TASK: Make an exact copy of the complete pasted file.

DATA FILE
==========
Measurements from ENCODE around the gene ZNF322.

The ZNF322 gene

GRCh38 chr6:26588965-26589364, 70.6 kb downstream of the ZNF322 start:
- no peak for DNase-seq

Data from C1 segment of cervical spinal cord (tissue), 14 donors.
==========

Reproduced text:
Measurements from ENCODE around the gene ZNF322.

The ZNF322 gene

GRCh38 chr6:26588965-26589364, 70.6 kb downstream of the ZNF322 start:
- no peak for DNase-seq

Data from C1 segment of cervical spinal cord (tissue), 14 donors.